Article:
Central Asian Nuclear-Weapon-Free Zone Treaty comes into effect

by Tsutomu Ishiguri, professor at Kyoto University of Foreign Studies

The Central Asian Nuclear-Weapon-Free Zone Treaty has finally come into effect. Since its signing in September 2006, the treaty had awaited ratification by each signatory. As 30 days have passed since the ratification submission from Kazakhstan, the last party to ratify the pact, the treaty has at last been realized.

This past February I visited New York and celebrated the outcome with the ambassadors from five Central Asian nations, with whom I have shared the joys and sorrows of this quest over a number of years. Now that the treaty has at last been enacted, I will offer my appraisal of the pact.

First, I welcome the treaty as a nuclear disarmament measure acknowledged by Article Seven of the Nuclear Non-proliferation Treaty (NPT), which serves as the cornerstone for global nuclear disarmament and non-proliferation.

Second, it is a long-awaited success at a time when the nuclear non-proliferation system has been buffeted by a variety of challenges, including nuclear testing by North Korea, the Iranian nuclear program, the disclosure of a nuclear black market, and the peril of nuclear terrorism.

Third, it is a contribution to nuclear disarmament and nuclear non-proliferation by Central Asian countries, nations which endured tremendous suffering due to the damage from repeated nuclear testing in the age of the Soviet Union.

Fourth, it is beneficial for stability and trust building in the region.

Fifth, though some critical views exist, the existence of this treaty is clearly preferable to a world without it. France, the United Kingdom, and the United States may express skepticism toward the treaty over such factors as the relationship between this treaty and existing security treaties involving Russia, such as the Collective Security Treaty Organization (The Tashkent Treaty). However, a treaty turns a political agreement into a binding document. I wonder if the three nations would genuinely prefer the disorderly distribution of nuclear materials and technologies, hotbeds for nuclear terrorism, nuclear development, and the continued possession of nuclear weapons by Kazakhstan.

Sixth, the treaty serves as a positive contribution to the NPT Review Conference to be held next year. Conference participants should therefore duly appreciate the outcome.

In regard to nuclear disarmament, various proposals have been made, including opinion pieces by former U.S. Secretary of State Henry Kissinger and others. Such proposals should be studied by the leaders of nuclear weapons states. Though it is essential that the leaders of these countries show initiative, they are still relatively young and so do not completely grasp the destruction that nuclear weapons wreak and the fact that the use of these weapons could devastate civilization. In the event they come to Japan, visits to Hiroshima and Nagasaki should be included as part of their itinerary.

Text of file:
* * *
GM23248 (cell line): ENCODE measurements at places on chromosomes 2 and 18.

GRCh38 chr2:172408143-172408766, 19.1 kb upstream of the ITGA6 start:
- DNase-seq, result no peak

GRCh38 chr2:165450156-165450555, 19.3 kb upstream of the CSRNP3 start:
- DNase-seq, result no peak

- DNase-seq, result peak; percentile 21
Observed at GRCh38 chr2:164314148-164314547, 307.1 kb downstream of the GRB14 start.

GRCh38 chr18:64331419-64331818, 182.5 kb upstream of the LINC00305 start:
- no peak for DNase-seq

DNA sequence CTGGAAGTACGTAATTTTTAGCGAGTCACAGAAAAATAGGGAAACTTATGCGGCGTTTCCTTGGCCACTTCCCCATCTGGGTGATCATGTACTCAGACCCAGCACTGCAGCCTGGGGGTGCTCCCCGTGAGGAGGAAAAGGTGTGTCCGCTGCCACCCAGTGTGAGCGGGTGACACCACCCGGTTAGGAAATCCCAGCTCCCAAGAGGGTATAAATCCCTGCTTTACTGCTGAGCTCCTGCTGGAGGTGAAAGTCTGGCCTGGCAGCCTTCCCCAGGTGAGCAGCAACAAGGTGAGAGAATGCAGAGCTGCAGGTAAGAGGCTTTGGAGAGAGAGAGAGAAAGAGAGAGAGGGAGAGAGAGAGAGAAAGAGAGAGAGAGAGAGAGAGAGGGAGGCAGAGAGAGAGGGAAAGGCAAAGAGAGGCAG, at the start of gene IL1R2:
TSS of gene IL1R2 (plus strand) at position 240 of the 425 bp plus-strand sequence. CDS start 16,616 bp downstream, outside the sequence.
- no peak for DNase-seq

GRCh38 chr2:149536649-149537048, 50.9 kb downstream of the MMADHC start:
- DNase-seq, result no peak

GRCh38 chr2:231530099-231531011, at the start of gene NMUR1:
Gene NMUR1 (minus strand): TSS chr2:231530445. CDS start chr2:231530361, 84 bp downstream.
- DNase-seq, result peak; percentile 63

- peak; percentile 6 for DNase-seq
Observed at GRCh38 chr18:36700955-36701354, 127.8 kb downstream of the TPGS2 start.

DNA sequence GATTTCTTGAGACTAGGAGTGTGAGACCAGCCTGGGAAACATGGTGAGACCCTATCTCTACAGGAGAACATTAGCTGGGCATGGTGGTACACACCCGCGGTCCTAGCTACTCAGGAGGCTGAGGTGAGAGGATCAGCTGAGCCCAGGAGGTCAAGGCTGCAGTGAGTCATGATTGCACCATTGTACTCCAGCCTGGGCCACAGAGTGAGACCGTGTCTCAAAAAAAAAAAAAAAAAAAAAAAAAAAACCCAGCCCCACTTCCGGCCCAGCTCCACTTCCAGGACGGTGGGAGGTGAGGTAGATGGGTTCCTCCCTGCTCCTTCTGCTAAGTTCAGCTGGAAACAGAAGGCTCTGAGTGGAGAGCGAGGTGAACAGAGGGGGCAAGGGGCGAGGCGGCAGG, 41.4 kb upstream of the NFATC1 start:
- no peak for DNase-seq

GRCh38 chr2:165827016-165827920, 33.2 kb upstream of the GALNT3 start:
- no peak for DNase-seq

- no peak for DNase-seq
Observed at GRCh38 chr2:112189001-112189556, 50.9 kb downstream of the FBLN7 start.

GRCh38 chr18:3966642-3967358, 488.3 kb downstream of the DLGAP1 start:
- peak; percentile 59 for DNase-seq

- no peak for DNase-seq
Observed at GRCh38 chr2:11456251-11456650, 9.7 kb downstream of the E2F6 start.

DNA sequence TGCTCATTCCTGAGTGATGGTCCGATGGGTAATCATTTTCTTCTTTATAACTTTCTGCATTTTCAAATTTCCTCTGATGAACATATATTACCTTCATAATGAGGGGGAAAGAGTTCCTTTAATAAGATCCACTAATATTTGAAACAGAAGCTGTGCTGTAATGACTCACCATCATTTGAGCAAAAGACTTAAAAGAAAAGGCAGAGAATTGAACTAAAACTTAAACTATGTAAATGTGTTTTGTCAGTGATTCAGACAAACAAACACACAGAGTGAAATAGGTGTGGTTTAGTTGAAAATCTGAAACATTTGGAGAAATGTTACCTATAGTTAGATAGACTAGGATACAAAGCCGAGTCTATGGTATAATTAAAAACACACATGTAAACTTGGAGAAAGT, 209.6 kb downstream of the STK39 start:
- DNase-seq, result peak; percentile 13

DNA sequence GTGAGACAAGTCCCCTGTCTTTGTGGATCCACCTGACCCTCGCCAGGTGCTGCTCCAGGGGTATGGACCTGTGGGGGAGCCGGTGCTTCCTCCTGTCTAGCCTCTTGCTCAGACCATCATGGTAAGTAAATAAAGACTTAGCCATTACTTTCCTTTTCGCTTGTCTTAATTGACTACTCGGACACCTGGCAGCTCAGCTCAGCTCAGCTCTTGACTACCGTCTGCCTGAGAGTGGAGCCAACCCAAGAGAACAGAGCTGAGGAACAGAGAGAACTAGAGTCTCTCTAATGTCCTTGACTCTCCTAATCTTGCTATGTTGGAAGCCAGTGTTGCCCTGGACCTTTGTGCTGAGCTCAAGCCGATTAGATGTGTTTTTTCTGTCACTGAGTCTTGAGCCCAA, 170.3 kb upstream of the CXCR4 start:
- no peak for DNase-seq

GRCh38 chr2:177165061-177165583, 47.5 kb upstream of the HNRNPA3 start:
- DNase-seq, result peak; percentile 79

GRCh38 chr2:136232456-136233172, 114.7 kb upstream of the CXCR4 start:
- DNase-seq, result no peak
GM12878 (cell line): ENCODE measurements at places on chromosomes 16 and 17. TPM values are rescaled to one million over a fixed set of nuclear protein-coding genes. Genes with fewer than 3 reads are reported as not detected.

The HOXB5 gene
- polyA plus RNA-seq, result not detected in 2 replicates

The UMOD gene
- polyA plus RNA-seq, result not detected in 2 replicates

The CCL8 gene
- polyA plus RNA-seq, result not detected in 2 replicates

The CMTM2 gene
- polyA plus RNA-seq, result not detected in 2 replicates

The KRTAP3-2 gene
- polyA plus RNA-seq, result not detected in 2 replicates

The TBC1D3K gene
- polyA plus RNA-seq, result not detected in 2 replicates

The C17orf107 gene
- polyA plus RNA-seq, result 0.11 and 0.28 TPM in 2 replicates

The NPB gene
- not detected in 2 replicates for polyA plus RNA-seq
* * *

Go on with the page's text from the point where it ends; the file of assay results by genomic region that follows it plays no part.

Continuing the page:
A summit meeting between the leaders of the United States and Russia will be held at the beginning of April. I hope that the United States will declare and implement a substantial reduction in the number of its strategic nuclear weapons in order to create momentum for nuclear disarmament. The two nations should reaffirm the wisdom of former U.S. President Ronald Reagan and former Soviet President Mikhail Gorbachev when they voiced agreement in saying that nuclear war should never be fought since the result could produce no winners.

It might be wise, too, for the Secretary General of the United Nations to call for a summit of nuclear weapons states at the outset of the NPT Review Conference to be held in 2010. By doing so, the aim of nuclear disarmament would be viewed at the conference as a shared agenda by the leaders of these nations.

In any event, the Central Asian Nuclear-Weapon-Free Zone Treaty, which five countries in the region have advanced through their own initiative, is a concrete contribution to nuclear disarmament and a positive inspiration for the NPT Review Conference. I wholeheartedly commend the leadership exercised by the five leaders in overcoming various challenges in the region and realizing their original objective without yielding to extraordinary pressure, in and out of the United Nations, which attempted to block their efforts.

Tsutomu Ishiguri
Born in Niigata Prefecture in 1948, Mr. Ishiguri is a professor at Kyoto University of Foreign Studies. He entered the Ministry of Foreign Affairs (MOFA) in 1972 and joined the Disarmament Division of the United Nations in 1987. He served as director of the U. N. Regional Center for Peace and Disarmament in Asia and the Pacific from 1992 to March 2008. He was closely involved in drafting and signing the Central Asian Nuclear-Weapon-Free Zone Treaty.

(Originally published on March 21, 2009)

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